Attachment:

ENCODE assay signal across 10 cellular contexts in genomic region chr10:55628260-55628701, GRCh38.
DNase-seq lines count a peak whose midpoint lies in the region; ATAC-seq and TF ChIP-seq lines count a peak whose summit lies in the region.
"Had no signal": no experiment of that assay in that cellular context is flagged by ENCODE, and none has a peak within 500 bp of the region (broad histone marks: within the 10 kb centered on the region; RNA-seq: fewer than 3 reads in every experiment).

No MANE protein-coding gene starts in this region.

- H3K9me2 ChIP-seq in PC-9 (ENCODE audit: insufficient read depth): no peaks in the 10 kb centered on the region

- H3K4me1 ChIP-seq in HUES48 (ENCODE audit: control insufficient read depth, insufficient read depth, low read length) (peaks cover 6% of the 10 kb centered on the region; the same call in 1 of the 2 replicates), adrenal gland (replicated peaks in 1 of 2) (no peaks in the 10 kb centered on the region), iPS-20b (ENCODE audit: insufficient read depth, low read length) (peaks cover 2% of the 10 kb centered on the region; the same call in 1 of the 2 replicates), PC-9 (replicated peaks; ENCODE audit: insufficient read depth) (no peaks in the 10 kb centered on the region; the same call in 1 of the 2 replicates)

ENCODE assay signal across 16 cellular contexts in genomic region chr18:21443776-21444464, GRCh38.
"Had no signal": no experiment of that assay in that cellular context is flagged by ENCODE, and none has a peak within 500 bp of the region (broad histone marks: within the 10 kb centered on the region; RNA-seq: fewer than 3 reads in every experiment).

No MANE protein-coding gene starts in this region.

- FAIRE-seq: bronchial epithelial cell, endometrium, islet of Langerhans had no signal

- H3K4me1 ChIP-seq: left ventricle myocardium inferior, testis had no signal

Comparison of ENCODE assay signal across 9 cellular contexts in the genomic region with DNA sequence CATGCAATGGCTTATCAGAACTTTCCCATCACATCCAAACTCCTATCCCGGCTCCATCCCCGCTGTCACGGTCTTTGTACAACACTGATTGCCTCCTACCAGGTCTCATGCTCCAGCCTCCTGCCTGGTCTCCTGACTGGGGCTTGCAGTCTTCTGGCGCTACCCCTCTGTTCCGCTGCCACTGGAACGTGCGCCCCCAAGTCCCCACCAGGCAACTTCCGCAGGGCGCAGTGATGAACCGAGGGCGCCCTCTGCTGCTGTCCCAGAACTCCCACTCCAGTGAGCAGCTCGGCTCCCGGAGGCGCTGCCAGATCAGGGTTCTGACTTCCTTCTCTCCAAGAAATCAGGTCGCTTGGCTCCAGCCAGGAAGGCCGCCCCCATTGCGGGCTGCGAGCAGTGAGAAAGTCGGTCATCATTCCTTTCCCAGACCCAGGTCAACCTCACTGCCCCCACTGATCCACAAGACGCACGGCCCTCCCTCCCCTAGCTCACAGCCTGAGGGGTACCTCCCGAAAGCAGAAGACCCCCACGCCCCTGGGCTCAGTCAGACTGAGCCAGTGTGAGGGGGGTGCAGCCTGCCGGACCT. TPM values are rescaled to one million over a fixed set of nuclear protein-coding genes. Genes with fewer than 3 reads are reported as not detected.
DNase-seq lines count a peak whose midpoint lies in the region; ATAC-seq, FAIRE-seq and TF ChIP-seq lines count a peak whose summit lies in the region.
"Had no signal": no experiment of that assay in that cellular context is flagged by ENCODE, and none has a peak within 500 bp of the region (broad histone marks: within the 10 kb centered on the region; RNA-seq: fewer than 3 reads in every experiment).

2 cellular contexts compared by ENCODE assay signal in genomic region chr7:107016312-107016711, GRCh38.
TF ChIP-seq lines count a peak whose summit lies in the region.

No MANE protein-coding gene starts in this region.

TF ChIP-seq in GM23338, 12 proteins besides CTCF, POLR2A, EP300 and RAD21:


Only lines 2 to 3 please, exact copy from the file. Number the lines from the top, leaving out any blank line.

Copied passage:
DNase-seq lines count a peak whose midpoint lies in the region; ATAC-seq and TF ChIP-seq lines count a peak whose summit lies in the region.
"Had no signal": no experiment of that assay in that cellular context is flagged by ENCODE, and none has a peak within 500 bp of the region (broad histone marks: within the 10 kb centered on the region; RNA-seq: fewer than 3 reads in every experiment).